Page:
The fozgometer works well and very easy to use
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You'd need a notch filter. Otherwise, background groove noise will swamp the test tone and make the readings highly unreliable. However, IME doing it this way is a waste of time.
I rough in azimuth by eye (make the stylus riding in a the groove appear perfectly vertical), then fine tune by listening. It's easy once you know what to listen for and it trains your ears. Fussing with voltmeters (I've done it) and other gadgets only trains your obsessiveness. :-)
Agree with Doug; do the rough in by eye then listen. I started with a test record to dial it in more precisely then did some critical listening of stuff I know well for the final touch. I've also heard the Fozgometer works well, but I can't see how it would be nearly as much fun. Good luck & happy listening!
I'm not sure I have such a fine tuned ear to get it dialed in and I'm afraid to spend all the money on Wally's shop and then wait a year to get it. The fozgometer might be a good option but I've heard it's not super exact. I might try to listen in, what would I be listening for? Also are there any filters other than Wallys that do the same thing? I'd like to do it mathematically and just be done with it.
Once both SRA and azimuth are dialed in; you'll find dramatic differences in image focus, sound stage, timbre, etc. Dr Feickert's Adjust+ program removes all the guesswork, and adds precision, with regards to crosstalk, freq response and THD measurements. Expensive, but- worth every penny! Also includes tests for table speed, wow/flutter, arm/cart resonant freq, etc. (http://www.adjustplus.de/?lang=en) (http://www.audiocircle.com/index.php?topic=90721.0)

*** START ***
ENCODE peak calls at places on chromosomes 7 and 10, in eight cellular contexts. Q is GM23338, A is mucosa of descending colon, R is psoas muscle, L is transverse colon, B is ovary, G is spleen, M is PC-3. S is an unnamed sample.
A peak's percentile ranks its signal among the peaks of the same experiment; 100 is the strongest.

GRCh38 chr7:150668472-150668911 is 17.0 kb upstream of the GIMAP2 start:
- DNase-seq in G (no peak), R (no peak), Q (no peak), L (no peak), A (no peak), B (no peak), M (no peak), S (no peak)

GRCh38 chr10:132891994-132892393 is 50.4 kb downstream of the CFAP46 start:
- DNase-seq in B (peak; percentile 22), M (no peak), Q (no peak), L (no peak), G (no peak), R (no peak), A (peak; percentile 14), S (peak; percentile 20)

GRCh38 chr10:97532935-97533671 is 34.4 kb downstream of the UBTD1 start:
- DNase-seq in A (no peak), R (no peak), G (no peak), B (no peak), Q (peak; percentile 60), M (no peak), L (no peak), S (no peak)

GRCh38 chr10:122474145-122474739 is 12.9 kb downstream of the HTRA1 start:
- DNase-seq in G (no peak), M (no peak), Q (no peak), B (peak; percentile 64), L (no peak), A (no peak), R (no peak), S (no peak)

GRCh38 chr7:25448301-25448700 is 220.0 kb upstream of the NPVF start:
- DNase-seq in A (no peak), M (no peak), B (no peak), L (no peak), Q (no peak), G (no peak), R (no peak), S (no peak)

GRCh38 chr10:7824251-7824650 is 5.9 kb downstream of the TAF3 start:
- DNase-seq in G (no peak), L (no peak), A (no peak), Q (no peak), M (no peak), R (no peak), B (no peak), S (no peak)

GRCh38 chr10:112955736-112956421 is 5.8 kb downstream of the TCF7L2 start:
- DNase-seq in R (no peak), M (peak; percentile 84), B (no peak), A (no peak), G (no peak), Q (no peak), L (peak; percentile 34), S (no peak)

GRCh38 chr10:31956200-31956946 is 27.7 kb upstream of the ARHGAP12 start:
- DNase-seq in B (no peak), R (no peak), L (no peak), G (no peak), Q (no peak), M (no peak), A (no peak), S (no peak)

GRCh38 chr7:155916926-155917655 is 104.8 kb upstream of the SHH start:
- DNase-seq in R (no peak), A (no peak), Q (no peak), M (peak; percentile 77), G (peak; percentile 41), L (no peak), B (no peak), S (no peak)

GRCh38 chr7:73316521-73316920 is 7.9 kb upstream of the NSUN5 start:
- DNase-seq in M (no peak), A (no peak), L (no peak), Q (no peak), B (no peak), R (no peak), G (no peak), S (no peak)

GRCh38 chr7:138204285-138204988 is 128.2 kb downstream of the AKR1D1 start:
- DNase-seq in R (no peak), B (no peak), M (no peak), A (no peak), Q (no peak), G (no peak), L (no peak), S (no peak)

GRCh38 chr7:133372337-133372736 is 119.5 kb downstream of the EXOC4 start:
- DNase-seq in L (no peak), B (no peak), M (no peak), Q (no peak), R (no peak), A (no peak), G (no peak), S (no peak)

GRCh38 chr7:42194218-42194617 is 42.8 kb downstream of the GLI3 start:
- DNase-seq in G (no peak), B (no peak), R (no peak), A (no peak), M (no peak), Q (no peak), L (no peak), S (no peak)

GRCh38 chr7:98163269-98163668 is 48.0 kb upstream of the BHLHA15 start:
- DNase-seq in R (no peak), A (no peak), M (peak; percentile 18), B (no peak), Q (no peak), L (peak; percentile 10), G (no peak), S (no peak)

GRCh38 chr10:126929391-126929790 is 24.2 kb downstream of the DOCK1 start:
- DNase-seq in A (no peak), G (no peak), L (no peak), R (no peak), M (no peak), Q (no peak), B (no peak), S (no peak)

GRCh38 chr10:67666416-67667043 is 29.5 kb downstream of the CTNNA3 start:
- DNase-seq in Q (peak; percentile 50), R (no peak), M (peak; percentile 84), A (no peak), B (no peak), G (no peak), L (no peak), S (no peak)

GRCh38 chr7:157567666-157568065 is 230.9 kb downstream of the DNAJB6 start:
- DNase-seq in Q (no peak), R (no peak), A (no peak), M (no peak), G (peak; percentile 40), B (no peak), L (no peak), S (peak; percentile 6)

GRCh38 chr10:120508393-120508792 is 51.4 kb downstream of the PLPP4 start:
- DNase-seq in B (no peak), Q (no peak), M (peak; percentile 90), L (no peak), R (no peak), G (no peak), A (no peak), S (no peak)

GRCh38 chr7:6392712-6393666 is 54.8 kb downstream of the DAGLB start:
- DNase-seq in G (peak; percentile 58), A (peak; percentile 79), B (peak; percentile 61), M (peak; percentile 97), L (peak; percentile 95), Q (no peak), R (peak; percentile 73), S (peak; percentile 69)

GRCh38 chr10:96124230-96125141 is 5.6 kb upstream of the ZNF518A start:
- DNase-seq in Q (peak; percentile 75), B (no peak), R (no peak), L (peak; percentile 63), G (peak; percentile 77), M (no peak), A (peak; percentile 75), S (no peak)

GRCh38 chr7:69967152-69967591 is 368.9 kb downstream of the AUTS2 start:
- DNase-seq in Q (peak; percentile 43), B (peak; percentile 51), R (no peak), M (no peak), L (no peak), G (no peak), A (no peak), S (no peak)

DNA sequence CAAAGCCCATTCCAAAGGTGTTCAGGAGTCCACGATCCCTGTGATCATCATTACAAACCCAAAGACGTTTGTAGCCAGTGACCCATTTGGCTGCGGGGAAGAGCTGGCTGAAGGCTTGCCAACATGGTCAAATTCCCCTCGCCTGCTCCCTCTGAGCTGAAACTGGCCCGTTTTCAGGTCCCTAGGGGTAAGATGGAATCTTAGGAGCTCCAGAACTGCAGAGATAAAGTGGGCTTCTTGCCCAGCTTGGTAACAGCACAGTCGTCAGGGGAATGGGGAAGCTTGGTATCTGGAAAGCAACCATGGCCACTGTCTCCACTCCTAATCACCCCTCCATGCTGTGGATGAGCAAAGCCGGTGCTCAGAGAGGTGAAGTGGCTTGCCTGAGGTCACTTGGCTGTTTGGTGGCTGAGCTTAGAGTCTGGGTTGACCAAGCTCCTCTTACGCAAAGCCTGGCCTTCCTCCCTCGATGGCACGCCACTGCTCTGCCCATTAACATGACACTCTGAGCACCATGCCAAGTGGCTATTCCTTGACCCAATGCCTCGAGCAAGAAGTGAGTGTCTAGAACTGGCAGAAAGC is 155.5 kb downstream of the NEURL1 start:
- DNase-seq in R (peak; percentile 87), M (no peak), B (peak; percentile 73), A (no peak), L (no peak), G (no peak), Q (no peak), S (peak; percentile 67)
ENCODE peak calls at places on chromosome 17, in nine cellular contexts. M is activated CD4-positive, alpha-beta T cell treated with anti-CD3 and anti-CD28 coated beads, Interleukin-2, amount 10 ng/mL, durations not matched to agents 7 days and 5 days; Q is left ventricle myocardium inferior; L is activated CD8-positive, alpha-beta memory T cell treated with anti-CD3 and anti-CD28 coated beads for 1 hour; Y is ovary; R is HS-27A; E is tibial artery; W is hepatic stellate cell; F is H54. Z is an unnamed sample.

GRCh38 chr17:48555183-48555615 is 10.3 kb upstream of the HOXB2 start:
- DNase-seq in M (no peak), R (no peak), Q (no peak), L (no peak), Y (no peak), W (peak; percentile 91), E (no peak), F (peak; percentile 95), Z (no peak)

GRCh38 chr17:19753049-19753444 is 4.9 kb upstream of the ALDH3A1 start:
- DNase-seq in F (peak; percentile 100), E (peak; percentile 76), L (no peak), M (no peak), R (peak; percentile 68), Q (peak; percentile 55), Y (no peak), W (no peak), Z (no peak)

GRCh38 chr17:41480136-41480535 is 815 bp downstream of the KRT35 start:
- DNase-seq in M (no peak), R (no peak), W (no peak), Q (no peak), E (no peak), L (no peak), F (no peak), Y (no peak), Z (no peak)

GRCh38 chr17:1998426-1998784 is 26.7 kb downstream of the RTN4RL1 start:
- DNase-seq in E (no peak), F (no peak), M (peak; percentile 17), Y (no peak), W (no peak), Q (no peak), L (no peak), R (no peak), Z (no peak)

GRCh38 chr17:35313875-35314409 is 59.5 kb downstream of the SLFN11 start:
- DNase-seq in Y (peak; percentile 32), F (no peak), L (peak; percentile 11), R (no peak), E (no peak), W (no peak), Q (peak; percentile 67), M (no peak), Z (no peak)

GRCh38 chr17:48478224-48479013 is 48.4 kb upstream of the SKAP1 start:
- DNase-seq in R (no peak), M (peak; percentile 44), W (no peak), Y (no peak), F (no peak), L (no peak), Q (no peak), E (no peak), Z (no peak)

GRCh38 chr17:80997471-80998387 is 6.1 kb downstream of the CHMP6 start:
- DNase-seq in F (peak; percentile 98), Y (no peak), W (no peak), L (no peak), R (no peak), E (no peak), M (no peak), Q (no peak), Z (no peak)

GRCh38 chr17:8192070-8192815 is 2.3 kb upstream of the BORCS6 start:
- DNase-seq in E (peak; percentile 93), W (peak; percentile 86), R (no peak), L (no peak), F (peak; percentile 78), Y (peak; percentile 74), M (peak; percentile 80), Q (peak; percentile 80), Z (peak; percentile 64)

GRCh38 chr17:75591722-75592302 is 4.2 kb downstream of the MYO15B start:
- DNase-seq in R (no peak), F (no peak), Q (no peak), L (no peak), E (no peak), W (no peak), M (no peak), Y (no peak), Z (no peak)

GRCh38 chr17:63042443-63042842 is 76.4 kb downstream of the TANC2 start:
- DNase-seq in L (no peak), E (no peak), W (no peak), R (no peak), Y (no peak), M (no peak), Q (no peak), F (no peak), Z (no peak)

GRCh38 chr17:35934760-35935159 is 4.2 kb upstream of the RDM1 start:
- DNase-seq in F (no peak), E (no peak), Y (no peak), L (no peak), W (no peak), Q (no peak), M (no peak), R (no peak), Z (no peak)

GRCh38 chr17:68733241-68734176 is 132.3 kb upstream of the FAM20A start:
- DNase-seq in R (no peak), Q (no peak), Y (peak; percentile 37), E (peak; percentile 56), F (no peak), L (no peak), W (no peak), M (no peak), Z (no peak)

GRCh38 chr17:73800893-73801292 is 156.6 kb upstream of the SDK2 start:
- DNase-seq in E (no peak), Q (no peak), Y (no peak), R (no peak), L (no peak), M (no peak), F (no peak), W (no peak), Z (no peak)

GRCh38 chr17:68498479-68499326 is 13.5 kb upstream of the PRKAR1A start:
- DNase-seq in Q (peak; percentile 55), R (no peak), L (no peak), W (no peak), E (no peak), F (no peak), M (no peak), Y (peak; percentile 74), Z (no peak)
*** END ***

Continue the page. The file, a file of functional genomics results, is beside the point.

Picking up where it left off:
I'm not sure I have such a fine tuned ear to get it dialed in...Few people do, until they understand what to listen for. It's not like anyone's born knowing what accurate stylus azimuth sounds like. ;-)
It's actually not a matter of tuning our ears. We each hear what we hear and there's little anyone can do to change it (other than a good cleaning, lol).
What needs training is our brains, our capacity to consciously observe what our senses detect. Holmes and Watson had both trod the steps up to their flat hundreds of times. Yet when the detective asked the doctor exactly how many steps there were, the doctor was unable to say. He'd never paid attention. Holmes of course, had. (There were 18 by the way... those high Victorian ceilings.)
The Wally Shop and Fozgometer work by measuring crosstalk. You then tweak azimuth until crosstalk is equalized between channels and/or minimized (hopefully both, but that is stylus and cartridge dependent).
So, I asked myself, what would minimal or zero crosstalk sound like. Clearly, zero crosstalk would result in R channel information coming *only* from the R speaker and L channel information coming *only* from the L speaker. This would produce the tightest, most precise stereo imaging.
Conversely, excessive crosstalk would spread information across both speakers that was intended to be in one speaker only. How would this sound? Sonic images that should be precise and directional would sound fat, spread wider across the horizontal azis than is natural and difficult to localize.